Hermit crabs are disposable pets. They tend to last slightly longer than goldfish won at the state fair. Evan, my brother, went through several crabs. Merlin, however, seemed to live forever. He was a badass in that way. I loved him. I would spray him with water, take him out to crawl around, and talked to him the way some would talk to their dogs. (The weirdos.)  Merlin loved me back. He would walk right off my hand. There was no pinching me to hang on, oh no,  he would rather fall then to hurt me.

Death is inevitable, even for hermit crabs. One day Merlin wouldn’t move when I touched him. I was beyond devastated. I ran crying into my parent’s room. Between sobs, there was only one thing I demanded. I wanted to call Grandma. If anyone could understand the traumatic loss I just experienced it would be the woman who herself cared enough for her crabs to give them an entire bathtub to play in. I cried on the phone to Grandma. I told her I missed Merlin. I explained it wasn’t fair that he died. Grandma told me how sorry she was. “If I could send you my hermit crabs in the mail, Andy, I would.” I truly believe, if it was possible,  she would have overnighted the crabs to me. I can picture her calling my Uncle Jeff and asking to be driven to the post office.  She was so sincere. I swear she was on the phone with me for a full twenty minutes. She would have kept talking for hours, if I didn’t have to get off for the funeral.

I buried Merlin in the backyard that day. I’ve since gotten over the loss of my crab, but I still remember Grandma taking the time to comfort me. She taught me how to relate to kids. Don’t brush them aside. Things that matter to them should be treated as important.

My Grandmother died on November 16, 2013. It was a bittersweet event for my family. She batted Alzheimer’s for almost a decade. We were happy that she was no longer suffering. We were devastated that she was gone.

I’ll remember many things about her. The way she liked to hum. Her sense of humor. The way she pronounced wash as “warsh.” But the thing I will remember the most is how she would take the time for her grandchildren. If something was significant to us, it mattered to her, even something as dopey as a kid crying over his pet crab.

She wasn’t Grandma Bev. She wasn’t Grandma Cunningham . She was simply Grandma, and I miss her.

Halloween

When I was a kid,  my mom used to have a cloth Frankenstein that she would hang on our door for Halloween. He wasn’t a scary monster. He was crossed eyed and  had a big grin on his face. Instead of terrifying villagers he was giving candy to a pair of trick or treaters.  One October morning, a couple of Jehovah Witnesses came walking up our driveway. They never made it to the door. Through the open window my mom could here them praying for our “demon house.”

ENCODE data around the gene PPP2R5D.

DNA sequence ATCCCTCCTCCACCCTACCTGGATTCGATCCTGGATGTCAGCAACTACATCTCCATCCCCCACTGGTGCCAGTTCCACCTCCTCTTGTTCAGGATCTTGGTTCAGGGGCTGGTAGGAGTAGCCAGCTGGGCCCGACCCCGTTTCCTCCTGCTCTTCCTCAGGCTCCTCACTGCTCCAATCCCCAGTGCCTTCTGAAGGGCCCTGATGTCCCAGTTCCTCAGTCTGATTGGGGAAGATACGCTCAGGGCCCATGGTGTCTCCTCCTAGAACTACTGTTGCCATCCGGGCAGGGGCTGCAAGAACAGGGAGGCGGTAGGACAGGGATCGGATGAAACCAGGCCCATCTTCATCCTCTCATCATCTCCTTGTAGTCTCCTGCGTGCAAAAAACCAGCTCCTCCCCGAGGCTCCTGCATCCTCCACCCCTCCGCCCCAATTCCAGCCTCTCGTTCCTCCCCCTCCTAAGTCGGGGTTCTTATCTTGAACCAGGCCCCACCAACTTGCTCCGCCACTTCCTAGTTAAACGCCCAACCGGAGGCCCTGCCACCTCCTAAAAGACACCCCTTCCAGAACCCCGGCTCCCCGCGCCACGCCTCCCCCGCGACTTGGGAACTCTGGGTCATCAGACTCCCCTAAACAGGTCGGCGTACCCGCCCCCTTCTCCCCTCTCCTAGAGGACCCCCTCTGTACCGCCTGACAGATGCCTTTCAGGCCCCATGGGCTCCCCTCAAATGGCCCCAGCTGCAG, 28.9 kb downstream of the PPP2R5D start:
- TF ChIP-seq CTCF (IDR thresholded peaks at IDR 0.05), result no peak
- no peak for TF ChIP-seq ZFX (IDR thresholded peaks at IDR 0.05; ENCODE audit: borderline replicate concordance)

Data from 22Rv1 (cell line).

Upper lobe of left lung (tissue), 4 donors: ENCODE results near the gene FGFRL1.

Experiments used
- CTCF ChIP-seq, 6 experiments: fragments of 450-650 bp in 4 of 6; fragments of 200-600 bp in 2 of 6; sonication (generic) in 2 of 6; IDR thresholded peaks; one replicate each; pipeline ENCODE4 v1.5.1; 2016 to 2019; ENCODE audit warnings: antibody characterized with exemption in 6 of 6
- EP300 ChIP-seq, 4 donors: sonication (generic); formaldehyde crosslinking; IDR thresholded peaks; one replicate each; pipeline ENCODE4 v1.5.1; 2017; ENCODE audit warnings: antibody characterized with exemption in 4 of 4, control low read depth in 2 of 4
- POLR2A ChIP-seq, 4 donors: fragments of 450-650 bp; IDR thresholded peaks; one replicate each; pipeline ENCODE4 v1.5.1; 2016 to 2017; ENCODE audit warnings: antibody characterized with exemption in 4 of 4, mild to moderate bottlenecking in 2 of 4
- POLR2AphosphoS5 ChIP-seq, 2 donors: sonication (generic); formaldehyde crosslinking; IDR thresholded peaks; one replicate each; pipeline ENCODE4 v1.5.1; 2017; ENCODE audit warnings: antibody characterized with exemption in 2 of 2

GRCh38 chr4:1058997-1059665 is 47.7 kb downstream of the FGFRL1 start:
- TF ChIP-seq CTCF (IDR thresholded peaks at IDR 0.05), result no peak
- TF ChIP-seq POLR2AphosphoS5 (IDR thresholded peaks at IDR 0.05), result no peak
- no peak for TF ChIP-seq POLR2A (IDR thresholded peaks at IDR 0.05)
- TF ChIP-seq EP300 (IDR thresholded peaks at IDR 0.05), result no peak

I used to love Halloween. It was the perfect holiday. You get to dress up and get candy. What else do you need? I was never in to scary aspect of Halloween. I was never into scary things period. I would get nightmares from watching Scooby Doo. It didn’t matter that, at the end of the episode, the “Swamp Ghost” turned out to be Old Man Henderson- I would still get freaked out. Come to think of it, the fact that the villain was actually a grown man that wanted to terrorize children, is actually scarier than the whole ghost thing.

 I loved dressing up for Halloween. The costumes were more than outfits to me. I wasn’t dressed as Batman, I WAS Batman.

 I, like most kids, loved dinosaurs. So naturally, in kindergarten,  I wanted to be one for Halloween. My mom took my bother and I to K-mart to find us a costume. After digging through countless catalogs in the fabric department I finally found my dinosaur costume.  We weren’t poor growing up. I never really wanted for anything, but occasionally things would be too expensive to buy. Things like my dinosaur costume. 

 We weren’t gonna buy a dinosaur costume, mom was gonna make one. My mother owned a sewing machine. That is about the extent of her needle working experience. Mom sat down with a bunch of green and purple fabric and made me a dinosaur costume. It was a cheap knock off version of the one I saw in the store. In fact it embarrasses my mother to think back on how it looked. It was a one piece costume that was bright green. Purple spikes were attached down the back, running to the tail that was filled with stuffing. On my head I would wear what could only be described as a bright green hat with matching purple spikes.  None of this mattered to me.  I loved my costume. I was a DINOSAUR!!! I would stomp around the house, a roaring prehistoric beast that wore sneakers. (Mom couldn’t figure out how to make the feet) Even now, I look back at that costume more fondly than any of the other ones in my short lived career as a trick or treater.

 I didn’t know it then, but I didn’t have many more Halloweens left. I grew up Methodist, but sometime between 1st and 2nd grade we became Southern Baptists. (Which is more of a lateral move when you think about it.)